Sunday, September 26, 2010


Benefits Of Windows PreInstallation Environment | What Is Windows PE

Windows PreInstallation Environment (Windows PE) 3.0 is a minimal Win32 operating system with limited services, built on the Windows 7 kernel. It is used to prepare a computer for Windows installation, to copy disk images from a network file server, and to initiate Windows Setup. 
Windows PE is not designed to be the primary operating system on a computer, but is instead used as a standalone preinstallation environment and as an integral component of other Setup and recovery technologies, such as Setup for Windows 7, Windows Deployment Services (Windows DS), the Systems Management Server (SMS) Operating System (OS) Deployment Feature Pack, and the Windows Recovery Environment (Windows RE). 
Most of the information here is taken directly from publically available documentation. Thanks to Microsoft them for their valuable input.
Benefits of Windows PE
Windows PE was created to help OEMs and IT professionals boot a computer with no functioning operating system. In the past, OEMs and IT professionals often used an MS-DOS-based boot floppy disk to start a computer. However, an MS-DOS-based boot floppy disk has a number of limitations that make it difficult to use for pre-installing Windows or recovering existing installations or data. It has:
  • No support for the NTFS file system.
  • No native networking support.
  • No support for 32-bit (or 64-bit) Windows device drivers, making it necessary to locate 16-bit drivers.
  • Limited support for custom applications and scripts.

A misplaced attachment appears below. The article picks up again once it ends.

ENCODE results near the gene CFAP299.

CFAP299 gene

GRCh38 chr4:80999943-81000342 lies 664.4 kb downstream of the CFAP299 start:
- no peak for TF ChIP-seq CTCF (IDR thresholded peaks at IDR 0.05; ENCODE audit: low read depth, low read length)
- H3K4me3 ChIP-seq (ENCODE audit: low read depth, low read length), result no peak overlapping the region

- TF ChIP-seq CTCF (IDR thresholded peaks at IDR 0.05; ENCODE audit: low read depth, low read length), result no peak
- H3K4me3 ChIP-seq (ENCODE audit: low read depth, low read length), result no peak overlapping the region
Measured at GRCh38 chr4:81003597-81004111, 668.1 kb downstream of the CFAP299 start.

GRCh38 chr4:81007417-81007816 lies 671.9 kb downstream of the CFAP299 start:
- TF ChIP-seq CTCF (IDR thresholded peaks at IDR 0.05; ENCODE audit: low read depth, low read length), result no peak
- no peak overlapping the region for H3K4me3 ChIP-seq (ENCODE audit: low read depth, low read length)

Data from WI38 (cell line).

• The limitations of MS-DOS-based startup disks led Microsoft to develop Windows PE, which is now the primary Microsoft tool for booting computers with no functioning operating system. Once you boot a computer into Windows PE, you can prepare it for Windows installation, and then initiate Windows Setup from a network or local source. You can also service an existing copy of Windows or recover data.
Because Windows PE is based on the kernel for Windows 7, it overcomes the limitations of MS-DOS-based boot disks by providing the following capabilities:
  • Native support for the NTFS 5.x file system, including dynamic volume creation and management.
  • Native support for TCP/IP networking and file sharing (client only).
  • Native support for 32-bit (or 64-bit) Windows device drivers.
  • Native support for a subset of the Win32 Application Programming Interface (API).
  • Optional support for Windows Management Instrumentation (WMI), Microsoft Data Access Component (MDAC) and HTML Application (HTA).
  • Ability to start from a number of media types, including CD, DVD, USB flash drive (UFD), and a Remote Installation Services (RIS) server.
  • Windows PE offline sessions are supported.
  • Windows PE images can be serviced offline.
  • Windows PE includes all Hyper-V™ drivers except display drivers.
This enables Windows PE to run in Hypervisor. Supported features include mass storage, mouse integration, and network adapters.


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Haja Peer Mohamed H, Software Engineer by profession, Author, Founder and CEO of "bench3" you can connect with me on Twitter , Facebook and also onGoogle+

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